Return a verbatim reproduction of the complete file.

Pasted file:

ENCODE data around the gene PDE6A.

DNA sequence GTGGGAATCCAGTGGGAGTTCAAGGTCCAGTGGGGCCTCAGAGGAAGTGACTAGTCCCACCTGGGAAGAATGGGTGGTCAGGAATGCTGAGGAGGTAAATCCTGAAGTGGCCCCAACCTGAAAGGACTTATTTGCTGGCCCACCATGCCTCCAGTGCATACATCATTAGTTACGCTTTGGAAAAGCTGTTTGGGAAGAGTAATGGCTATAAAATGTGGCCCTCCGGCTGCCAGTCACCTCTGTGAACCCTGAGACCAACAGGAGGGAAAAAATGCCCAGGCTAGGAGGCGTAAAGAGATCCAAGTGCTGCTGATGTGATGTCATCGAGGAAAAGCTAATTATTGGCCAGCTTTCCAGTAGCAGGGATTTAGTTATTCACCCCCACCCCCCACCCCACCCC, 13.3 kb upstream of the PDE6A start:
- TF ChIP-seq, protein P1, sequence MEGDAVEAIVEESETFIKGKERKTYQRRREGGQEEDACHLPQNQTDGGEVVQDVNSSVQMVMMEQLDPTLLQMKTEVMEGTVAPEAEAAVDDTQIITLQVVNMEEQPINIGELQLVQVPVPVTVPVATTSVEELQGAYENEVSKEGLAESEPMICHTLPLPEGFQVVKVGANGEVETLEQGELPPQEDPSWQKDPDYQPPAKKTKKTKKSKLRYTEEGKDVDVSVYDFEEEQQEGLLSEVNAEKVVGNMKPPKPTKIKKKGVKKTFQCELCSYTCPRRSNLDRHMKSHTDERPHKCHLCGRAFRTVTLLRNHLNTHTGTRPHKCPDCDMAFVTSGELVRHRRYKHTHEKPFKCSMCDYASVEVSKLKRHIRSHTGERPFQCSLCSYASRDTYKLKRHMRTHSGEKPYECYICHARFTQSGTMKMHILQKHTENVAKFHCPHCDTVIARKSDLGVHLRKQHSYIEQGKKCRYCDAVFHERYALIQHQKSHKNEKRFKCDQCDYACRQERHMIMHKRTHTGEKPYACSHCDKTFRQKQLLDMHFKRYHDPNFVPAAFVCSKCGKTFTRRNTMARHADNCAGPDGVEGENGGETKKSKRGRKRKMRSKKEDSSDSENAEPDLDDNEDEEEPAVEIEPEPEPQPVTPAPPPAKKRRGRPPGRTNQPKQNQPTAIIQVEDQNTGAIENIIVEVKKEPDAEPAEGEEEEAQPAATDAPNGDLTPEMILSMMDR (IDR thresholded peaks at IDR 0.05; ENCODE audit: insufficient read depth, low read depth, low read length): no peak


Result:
ENCODE data around the gene PDE6A.

DNA sequence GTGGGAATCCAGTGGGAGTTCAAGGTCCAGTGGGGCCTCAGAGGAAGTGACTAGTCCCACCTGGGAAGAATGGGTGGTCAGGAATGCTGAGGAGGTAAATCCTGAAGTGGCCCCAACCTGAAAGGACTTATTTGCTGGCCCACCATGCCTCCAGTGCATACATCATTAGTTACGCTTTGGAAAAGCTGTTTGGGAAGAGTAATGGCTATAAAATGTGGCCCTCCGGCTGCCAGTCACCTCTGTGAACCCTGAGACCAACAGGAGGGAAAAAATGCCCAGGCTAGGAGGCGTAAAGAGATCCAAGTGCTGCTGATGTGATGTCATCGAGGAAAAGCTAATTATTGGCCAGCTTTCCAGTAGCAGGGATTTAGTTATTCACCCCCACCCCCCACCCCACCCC, 13.3 kb upstream of the PDE6A start:
- TF ChIP-seq, protein P1, sequence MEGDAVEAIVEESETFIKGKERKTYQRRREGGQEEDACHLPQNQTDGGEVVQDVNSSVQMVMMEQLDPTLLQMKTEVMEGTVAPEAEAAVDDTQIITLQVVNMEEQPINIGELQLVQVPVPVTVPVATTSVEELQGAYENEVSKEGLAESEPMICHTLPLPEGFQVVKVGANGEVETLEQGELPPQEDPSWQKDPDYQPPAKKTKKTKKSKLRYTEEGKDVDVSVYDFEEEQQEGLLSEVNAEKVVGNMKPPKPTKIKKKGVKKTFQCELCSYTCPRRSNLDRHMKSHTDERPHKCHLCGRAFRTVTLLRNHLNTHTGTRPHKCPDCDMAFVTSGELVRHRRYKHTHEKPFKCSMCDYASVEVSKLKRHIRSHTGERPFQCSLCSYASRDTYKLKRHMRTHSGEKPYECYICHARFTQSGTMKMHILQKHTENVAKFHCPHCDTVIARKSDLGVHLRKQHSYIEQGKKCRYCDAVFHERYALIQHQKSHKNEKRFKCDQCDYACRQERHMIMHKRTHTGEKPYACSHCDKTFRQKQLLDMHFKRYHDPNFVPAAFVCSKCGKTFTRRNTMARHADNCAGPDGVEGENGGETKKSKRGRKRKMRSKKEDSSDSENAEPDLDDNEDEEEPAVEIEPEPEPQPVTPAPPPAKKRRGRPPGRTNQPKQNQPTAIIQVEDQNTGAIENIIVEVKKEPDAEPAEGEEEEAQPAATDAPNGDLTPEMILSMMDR (IDR thresholded peaks at IDR 0.05; ENCODE audit: insufficient read depth, low read depth, low read length): no peak